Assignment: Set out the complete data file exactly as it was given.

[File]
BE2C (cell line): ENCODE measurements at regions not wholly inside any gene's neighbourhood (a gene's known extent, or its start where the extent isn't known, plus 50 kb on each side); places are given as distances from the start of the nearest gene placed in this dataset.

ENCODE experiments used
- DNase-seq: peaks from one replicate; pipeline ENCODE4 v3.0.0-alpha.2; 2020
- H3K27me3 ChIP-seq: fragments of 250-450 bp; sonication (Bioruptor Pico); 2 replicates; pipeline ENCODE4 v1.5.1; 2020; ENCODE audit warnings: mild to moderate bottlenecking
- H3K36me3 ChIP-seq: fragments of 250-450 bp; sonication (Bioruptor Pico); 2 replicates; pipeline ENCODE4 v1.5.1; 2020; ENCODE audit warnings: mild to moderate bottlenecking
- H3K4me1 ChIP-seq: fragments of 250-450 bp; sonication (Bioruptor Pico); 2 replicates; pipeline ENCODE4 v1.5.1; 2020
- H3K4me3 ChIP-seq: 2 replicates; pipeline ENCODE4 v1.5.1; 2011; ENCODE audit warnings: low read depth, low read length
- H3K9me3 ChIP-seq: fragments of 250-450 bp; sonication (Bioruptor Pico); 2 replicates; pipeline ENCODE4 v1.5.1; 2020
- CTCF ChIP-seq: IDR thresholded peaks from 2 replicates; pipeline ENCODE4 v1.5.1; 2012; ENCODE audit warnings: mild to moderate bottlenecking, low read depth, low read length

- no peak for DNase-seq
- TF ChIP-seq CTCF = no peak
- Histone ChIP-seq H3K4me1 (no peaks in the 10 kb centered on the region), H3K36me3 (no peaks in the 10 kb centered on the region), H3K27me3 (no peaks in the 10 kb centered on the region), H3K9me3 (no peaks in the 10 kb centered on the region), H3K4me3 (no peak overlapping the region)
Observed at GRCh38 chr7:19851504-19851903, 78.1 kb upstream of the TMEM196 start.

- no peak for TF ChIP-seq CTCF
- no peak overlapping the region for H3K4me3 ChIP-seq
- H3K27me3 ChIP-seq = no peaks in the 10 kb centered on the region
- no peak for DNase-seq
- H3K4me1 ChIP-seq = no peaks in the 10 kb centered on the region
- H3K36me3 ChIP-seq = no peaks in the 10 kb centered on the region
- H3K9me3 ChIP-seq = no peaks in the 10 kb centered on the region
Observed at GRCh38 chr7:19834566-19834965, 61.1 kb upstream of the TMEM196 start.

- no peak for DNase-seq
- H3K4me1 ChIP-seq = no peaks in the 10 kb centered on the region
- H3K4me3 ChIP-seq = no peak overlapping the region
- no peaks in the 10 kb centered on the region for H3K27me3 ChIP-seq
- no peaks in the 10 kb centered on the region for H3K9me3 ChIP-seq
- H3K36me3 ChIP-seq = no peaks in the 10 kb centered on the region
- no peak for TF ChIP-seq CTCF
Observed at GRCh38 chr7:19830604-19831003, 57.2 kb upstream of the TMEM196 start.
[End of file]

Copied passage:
BE2C (cell line): ENCODE measurements at regions not wholly inside any gene's neighbourhood (a gene's known extent, or its start where the extent isn't known, plus 50 kb on each side); places are given as distances from the start of the nearest gene placed in this dataset.

ENCODE experiments used
- DNase-seq: peaks from one replicate; pipeline ENCODE4 v3.0.0-alpha.2; 2020
- H3K27me3 ChIP-seq: fragments of 250-450 bp; sonication (Bioruptor Pico); 2 replicates; pipeline ENCODE4 v1.5.1; 2020; ENCODE audit warnings: mild to moderate bottlenecking
- H3K36me3 ChIP-seq: fragments of 250-450 bp; sonication (Bioruptor Pico); 2 replicates; pipeline ENCODE4 v1.5.1; 2020; ENCODE audit warnings: mild to moderate bottlenecking
- H3K4me1 ChIP-seq: fragments of 250-450 bp; sonication (Bioruptor Pico); 2 replicates; pipeline ENCODE4 v1.5.1; 2020
- H3K4me3 ChIP-seq: 2 replicates; pipeline ENCODE4 v1.5.1; 2011; ENCODE audit warnings: low read depth, low read length
- H3K9me3 ChIP-seq: fragments of 250-450 bp; sonication (Bioruptor Pico); 2 replicates; pipeline ENCODE4 v1.5.1; 2020
- CTCF ChIP-seq: IDR thresholded peaks from 2 replicates; pipeline ENCODE4 v1.5.1; 2012; ENCODE audit warnings: mild to moderate bottlenecking, low read depth, low read length

- no peak for DNase-seq
- TF ChIP-seq CTCF = no peak
- Histone ChIP-seq H3K4me1 (no peaks in the 10 kb centered on the region), H3K36me3 (no peaks in the 10 kb centered on the region), H3K27me3 (no peaks in the 10 kb centered on the region), H3K9me3 (no peaks in the 10 kb centered on the region), H3K4me3 (no peak overlapping the region)
Observed at GRCh38 chr7:19851504-19851903, 78.1 kb upstream of the TMEM196 start.

- no peak for TF ChIP-seq CTCF
- no peak overlapping the region for H3K4me3 ChIP-seq
- H3K27me3 ChIP-seq = no peaks in the 10 kb centered on the region
- no peak for DNase-seq
- H3K4me1 ChIP-seq = no peaks in the 10 kb centered on the region
- H3K36me3 ChIP-seq = no peaks in the 10 kb centered on the region
- H3K9me3 ChIP-seq = no peaks in the 10 kb centered on the region
Observed at GRCh38 chr7:19834566-19834965, 61.1 kb upstream of the TMEM196 start.

- no peak for DNase-seq
- H3K4me1 ChIP-seq = no peaks in the 10 kb centered on the region
- H3K4me3 ChIP-seq = no peak overlapping the region
- no peaks in the 10 kb centered on the region for H3K27me3 ChIP-seq
- no peaks in the 10 kb centered on the region for H3K9me3 ChIP-seq
- H3K36me3 ChIP-seq = no peaks in the 10 kb centered on the region
- no peak for TF ChIP-seq CTCF
Observed at GRCh38 chr7:19830604-19831003, 57.2 kb upstream of the TMEM196 start.